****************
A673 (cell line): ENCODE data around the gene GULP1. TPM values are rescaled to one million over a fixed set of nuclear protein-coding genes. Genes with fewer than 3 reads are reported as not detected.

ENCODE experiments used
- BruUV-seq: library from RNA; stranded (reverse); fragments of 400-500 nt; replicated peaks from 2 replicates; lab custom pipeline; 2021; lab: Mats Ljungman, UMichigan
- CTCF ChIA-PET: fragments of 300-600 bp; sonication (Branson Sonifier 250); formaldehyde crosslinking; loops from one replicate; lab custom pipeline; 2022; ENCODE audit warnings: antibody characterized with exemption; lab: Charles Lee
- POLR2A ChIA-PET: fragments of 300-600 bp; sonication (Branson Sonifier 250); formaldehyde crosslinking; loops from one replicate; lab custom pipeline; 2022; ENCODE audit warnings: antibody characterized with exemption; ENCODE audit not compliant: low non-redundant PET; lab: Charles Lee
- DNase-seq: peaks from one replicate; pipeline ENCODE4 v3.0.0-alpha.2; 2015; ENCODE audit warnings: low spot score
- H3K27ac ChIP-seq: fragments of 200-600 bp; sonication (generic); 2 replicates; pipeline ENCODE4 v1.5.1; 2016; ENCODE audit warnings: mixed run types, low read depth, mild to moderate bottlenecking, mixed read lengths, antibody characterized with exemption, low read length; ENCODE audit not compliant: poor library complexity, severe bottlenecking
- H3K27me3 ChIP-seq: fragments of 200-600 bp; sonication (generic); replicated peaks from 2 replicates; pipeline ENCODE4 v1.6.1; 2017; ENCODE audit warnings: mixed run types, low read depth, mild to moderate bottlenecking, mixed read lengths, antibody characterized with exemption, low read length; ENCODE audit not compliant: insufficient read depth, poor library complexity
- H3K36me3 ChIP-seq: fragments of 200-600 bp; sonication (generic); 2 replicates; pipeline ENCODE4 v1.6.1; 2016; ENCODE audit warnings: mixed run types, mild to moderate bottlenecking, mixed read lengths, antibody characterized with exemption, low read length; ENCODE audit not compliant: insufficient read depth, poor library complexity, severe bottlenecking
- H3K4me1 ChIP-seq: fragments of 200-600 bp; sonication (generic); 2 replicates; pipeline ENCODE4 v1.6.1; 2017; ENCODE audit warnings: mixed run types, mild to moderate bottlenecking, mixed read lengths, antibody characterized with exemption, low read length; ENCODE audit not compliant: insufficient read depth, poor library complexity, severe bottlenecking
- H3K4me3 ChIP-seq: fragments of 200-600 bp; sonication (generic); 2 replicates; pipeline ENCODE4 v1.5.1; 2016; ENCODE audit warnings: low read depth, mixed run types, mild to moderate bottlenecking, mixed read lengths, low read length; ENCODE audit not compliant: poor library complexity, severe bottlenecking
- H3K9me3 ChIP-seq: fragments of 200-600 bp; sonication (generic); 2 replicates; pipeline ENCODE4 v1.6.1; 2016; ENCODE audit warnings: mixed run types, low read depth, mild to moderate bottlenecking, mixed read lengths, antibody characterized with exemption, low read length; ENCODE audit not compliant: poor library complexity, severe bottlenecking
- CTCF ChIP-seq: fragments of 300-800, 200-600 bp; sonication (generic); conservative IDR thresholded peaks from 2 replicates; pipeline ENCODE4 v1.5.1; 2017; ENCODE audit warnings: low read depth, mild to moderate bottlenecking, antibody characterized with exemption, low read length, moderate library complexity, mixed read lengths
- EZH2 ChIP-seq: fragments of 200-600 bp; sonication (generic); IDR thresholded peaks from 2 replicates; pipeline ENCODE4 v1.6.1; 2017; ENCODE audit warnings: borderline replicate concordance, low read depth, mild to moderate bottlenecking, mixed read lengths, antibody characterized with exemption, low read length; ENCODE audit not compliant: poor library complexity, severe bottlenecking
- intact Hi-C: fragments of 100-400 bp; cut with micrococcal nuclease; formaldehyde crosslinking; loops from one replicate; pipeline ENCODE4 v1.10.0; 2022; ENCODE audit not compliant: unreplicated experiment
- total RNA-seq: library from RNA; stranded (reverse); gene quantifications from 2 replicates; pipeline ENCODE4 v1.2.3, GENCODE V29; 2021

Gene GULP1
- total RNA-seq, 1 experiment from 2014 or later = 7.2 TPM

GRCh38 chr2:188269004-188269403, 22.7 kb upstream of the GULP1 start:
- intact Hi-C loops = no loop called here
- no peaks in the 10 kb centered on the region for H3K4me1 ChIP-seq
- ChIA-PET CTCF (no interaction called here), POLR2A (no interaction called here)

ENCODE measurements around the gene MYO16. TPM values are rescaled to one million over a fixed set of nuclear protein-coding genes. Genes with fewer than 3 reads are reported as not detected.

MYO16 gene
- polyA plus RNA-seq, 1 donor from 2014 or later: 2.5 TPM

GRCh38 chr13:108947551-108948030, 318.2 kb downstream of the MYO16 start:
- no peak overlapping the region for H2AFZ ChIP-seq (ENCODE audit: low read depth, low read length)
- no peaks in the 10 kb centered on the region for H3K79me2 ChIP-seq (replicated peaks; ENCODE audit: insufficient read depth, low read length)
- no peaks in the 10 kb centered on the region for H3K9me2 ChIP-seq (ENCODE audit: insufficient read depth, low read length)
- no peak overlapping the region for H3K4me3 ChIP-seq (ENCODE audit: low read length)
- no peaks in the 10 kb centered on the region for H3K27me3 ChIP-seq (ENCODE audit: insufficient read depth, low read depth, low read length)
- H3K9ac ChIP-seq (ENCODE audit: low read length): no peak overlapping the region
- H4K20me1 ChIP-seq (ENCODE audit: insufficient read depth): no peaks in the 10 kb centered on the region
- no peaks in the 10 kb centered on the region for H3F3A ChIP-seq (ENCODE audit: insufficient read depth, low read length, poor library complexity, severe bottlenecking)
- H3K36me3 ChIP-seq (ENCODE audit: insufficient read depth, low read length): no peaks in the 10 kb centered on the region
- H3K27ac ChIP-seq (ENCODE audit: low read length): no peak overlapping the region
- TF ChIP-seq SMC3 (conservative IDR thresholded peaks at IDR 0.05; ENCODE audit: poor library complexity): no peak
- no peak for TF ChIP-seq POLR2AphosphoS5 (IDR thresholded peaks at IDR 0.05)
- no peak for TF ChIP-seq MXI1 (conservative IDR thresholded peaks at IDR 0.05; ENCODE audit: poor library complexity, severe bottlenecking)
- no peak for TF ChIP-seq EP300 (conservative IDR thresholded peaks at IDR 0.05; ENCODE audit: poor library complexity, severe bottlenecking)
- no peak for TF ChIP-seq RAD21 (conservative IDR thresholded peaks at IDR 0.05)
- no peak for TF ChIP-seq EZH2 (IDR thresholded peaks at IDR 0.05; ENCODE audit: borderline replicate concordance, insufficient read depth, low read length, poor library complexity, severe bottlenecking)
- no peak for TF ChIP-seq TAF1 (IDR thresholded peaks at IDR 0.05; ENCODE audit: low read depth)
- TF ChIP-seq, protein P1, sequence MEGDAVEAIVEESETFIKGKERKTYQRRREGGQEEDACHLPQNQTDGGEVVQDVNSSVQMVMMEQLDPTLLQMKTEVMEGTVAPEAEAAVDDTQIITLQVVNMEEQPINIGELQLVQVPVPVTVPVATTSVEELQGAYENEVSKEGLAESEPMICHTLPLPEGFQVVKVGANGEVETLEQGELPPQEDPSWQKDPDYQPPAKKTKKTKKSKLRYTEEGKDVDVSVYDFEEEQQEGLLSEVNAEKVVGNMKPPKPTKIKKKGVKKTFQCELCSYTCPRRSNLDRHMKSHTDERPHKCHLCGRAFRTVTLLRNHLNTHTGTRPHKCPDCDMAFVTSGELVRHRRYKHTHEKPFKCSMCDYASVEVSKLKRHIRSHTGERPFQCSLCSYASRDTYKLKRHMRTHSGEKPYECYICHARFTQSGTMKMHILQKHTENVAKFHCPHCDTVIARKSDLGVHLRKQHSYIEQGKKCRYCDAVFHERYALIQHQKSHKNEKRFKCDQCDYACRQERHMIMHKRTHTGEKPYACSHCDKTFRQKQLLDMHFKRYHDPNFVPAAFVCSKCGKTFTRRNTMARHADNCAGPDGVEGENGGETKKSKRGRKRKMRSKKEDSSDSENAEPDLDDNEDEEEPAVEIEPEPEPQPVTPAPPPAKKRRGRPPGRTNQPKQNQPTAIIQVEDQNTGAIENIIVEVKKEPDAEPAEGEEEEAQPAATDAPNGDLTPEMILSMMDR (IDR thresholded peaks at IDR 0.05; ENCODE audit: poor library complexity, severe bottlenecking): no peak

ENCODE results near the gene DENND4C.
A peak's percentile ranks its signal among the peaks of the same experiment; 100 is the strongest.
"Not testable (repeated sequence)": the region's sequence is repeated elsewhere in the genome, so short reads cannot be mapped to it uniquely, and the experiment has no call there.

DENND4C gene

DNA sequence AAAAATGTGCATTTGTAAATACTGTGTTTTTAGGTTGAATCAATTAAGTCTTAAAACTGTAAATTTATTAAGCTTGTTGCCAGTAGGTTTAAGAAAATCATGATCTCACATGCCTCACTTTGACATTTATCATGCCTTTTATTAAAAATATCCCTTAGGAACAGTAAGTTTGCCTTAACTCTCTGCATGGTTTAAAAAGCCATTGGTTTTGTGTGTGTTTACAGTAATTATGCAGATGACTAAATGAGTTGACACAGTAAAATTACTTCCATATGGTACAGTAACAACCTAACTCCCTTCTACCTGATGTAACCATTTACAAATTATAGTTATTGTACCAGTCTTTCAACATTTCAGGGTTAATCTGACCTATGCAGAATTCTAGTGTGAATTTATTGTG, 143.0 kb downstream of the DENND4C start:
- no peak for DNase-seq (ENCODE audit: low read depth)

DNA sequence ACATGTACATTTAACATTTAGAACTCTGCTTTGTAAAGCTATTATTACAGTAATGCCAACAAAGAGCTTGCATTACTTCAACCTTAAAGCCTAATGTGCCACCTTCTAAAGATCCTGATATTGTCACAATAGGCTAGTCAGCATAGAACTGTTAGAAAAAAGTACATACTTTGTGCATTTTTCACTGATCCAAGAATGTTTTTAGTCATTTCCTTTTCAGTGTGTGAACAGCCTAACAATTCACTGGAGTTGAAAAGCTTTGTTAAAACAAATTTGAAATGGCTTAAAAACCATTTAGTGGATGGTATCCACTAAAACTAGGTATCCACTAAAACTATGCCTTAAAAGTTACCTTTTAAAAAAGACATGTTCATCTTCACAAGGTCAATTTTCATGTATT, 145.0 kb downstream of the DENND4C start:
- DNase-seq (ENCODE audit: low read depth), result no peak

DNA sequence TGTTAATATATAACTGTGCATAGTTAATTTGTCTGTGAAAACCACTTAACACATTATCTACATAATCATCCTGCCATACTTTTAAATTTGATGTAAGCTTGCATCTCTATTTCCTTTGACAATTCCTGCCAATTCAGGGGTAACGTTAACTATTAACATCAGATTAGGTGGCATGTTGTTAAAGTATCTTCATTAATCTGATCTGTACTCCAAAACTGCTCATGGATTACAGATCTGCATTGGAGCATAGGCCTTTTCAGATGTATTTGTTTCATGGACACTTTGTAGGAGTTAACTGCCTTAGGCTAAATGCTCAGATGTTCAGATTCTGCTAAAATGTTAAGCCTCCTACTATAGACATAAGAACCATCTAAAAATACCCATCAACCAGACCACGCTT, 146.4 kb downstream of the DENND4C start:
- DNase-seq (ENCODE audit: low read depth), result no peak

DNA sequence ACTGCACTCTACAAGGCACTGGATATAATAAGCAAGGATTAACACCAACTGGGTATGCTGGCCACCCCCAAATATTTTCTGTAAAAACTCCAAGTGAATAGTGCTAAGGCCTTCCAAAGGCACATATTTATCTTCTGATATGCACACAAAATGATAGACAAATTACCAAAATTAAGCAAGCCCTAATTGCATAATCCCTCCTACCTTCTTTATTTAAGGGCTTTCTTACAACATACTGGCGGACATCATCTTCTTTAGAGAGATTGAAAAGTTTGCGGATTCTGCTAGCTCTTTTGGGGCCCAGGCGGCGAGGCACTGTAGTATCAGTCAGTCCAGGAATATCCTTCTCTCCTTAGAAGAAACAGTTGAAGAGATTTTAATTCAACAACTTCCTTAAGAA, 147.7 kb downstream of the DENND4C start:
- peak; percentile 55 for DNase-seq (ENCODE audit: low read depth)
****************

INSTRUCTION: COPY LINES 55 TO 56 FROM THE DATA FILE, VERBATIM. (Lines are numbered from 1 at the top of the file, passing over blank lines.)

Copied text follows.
DNA sequence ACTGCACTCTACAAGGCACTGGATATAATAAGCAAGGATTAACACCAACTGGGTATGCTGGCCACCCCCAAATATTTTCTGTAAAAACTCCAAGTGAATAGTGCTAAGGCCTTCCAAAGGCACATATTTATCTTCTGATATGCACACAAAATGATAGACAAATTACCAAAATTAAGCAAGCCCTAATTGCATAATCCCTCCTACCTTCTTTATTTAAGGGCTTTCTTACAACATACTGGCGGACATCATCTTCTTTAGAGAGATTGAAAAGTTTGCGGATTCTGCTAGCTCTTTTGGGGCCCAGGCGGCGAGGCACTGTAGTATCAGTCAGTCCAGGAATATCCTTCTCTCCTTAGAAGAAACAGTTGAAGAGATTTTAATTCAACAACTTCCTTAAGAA, 147.7 kb downstream of the DENND4C start:
- peak; percentile 55 for DNase-seq (ENCODE audit: low read depth)